When you have a particularly severe headache or catch a cold, you can buy medicine from a local pharmacy and take the day off. However, another option to relieve your symptoms is growing in popularity: homeopathy.
It appeared at the end of the 18th century when the physicist Samuel Hahnemann developed homeopathy in response to the unhygienic and dangerous medical practices of the time. Although it lost popularity after his death, it enjoyed a resurgence in the 1970s. Sold in small glass containers, homeopathic treatments usually come in the form of small, rounded pills. These pills are made from diluting substances that cause the disease they aim to cure.
For example, homeopathic treatment for rashes may include bee venom, belladonna, or poison ivy, all of which commonly cause rashes. Most homeopathic medicines are diluted in water to a point where no atoms of the original substance are present, but the “essence” remains.
To some it may seem tempting, even trustworthy, but homeopathy is not scientifically sound. It is considered pseudoscience by most scientists because it is chemically impossible for an “essence” to remain without atoms of the original substance. The American Food and Drug Administration has not approved any homeopathic treatment, thanks to numerous studies on homeopathy which reveal the absence of a significant effect on the disease it intends to treat. Although some studies have shown minimal efficacy of treatments, these are often the result of the placebo effect.
Homeopathy is an alternative and complementary medicine, that is to say that it cannot replace conventional medicine prescribed by a doctor or a licensed pediatrician. Most treatments are marketed for minor ailments, such as allergies, migraines, or bruises, and are relatively harmless. But some homeopathic medicines claim to cure serious diseases such as heart disease, stroke or even cancer, which can be dangerous for consumers who equate them with a real treatment for these diseases.
Homeopathy is often marketed as a safe, reliable and personalized treatment, and with huge pharmaceutical industries monopolizing the medicine, it works. Valued at more than a billion dollars, the homeopathy industry continues to grow. Used by around 6 million Americans and often advertised in supermarkets and by promoters of healthy lifestyles, companies like Hahnemann Labs and Boiron have raked in millions of dollars.
Another aspect of homeopathy that appeals to many is the “personalized” approach it takes. In conventional medicine, treatments are being developed to relieve symptoms, even at the cost of heavy side effects that individuals may experience. Doctor visits are largely impersonal: walk in, get your prescription, and walk out.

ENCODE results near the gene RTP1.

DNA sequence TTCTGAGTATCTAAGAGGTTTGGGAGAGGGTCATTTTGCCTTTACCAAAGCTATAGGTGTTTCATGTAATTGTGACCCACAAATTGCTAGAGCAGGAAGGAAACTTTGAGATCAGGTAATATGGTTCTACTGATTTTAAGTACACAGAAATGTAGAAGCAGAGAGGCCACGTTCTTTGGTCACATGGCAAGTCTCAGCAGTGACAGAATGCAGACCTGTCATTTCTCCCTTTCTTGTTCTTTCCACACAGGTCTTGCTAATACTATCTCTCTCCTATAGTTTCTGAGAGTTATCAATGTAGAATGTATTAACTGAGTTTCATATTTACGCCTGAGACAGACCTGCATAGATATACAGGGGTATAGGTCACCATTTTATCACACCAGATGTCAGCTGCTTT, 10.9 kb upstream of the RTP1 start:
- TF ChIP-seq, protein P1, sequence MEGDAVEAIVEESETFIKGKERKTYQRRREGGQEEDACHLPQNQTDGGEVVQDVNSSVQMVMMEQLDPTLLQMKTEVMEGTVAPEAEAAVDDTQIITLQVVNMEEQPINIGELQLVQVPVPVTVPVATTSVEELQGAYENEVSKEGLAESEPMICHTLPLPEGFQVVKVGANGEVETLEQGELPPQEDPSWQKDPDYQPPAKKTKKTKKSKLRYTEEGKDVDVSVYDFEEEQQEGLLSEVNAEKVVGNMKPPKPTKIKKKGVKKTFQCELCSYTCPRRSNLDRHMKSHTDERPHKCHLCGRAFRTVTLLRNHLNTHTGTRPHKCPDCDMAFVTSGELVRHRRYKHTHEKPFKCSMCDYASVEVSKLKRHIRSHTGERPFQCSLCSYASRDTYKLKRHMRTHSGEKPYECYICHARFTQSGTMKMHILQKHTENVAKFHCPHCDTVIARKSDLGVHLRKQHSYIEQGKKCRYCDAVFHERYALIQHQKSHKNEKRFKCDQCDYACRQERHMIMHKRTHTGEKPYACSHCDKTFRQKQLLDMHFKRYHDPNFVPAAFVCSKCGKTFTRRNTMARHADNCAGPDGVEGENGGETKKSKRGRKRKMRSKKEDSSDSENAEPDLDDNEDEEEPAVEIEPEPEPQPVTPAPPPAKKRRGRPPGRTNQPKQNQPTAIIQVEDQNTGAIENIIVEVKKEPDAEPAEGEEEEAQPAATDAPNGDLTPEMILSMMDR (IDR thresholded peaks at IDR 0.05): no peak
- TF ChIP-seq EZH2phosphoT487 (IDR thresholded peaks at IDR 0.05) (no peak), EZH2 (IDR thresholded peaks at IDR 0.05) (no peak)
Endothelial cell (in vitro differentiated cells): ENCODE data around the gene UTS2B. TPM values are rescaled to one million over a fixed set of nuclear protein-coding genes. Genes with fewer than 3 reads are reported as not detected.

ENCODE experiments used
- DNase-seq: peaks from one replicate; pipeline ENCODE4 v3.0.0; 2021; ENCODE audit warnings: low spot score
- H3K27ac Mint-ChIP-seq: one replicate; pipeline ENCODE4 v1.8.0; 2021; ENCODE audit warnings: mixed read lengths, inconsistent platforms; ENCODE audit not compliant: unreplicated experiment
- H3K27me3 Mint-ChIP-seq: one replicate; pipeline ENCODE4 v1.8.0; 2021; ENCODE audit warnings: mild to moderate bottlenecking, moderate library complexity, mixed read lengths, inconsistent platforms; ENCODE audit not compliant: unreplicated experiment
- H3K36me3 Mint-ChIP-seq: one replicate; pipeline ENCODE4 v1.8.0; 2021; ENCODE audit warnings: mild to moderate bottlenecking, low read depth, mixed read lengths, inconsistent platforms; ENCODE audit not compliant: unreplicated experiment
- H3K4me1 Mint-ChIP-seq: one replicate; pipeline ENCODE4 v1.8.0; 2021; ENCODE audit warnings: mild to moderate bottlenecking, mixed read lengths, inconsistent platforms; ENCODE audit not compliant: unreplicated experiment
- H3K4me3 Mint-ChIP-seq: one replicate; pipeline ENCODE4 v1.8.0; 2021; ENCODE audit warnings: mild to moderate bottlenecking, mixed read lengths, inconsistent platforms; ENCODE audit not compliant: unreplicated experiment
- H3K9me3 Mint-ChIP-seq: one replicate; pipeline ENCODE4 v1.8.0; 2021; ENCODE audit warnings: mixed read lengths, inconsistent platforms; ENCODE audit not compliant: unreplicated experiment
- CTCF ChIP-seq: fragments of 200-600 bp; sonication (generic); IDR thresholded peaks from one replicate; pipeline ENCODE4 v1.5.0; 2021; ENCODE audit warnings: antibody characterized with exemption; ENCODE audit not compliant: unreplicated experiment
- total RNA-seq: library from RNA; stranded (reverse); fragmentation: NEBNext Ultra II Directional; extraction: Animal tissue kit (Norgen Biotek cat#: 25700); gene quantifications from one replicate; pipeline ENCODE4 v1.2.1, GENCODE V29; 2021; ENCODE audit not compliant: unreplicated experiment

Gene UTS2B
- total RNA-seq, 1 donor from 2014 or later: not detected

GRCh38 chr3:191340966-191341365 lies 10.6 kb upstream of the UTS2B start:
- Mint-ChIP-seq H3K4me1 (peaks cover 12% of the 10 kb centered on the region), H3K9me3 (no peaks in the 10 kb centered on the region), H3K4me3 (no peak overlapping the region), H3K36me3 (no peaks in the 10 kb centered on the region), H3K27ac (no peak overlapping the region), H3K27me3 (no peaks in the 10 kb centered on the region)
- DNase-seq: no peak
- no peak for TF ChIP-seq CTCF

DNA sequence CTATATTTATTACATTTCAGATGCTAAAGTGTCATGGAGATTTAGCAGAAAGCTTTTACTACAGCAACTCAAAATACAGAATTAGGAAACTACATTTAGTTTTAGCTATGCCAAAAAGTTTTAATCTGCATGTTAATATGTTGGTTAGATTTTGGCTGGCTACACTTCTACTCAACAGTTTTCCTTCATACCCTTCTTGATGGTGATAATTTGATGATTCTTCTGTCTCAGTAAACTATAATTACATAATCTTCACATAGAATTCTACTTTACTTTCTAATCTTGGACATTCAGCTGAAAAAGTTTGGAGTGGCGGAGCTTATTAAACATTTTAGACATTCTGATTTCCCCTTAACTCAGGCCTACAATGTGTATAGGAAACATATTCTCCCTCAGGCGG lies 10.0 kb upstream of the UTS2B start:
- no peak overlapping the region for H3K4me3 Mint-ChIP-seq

Clinical trials underrepresent minority groups likely to suffer more extreme side effects. On the other hand, homeopathy consists of personalized sessions with a homeopath, which can last up to several hours at a stretch. Practitioners try to fully understand each patient and adapt treatments accordingly.
It has also gained popularity, especially among teenagers, for treatments targeting mental illnesses. Up to 15% of adolescents suffer from a diagnosable mental illness, a number that rises to 25% when they are adults. However, depression and anxiety disorders lack effective modern medications and can cause unwarranted side effects. This provides the ideal conditions for homeopathic businesses to present themselves as a viable treatment.
After all that, you might be thinking, Why should I care? Well, the homeopathy industry has an expected growth rate of 12.5%, so it won’t be long before alternative medicines start appearing on pharmacy shelves as well. It is important to stay informed about alternative treatments and their risks. If you decide to purchase homeopathic or complementary medicines, always consult a healthcare professional. Although they may present themselves as a mild and harmless treatment, they are not government approved and therefore do not meet health and safety requirements.
The next time you go to the pharmacy for headaches or cold medicine, you might see a homeopathic label on a pill bottle. Remember to make informed and safe decisions for your loved ones.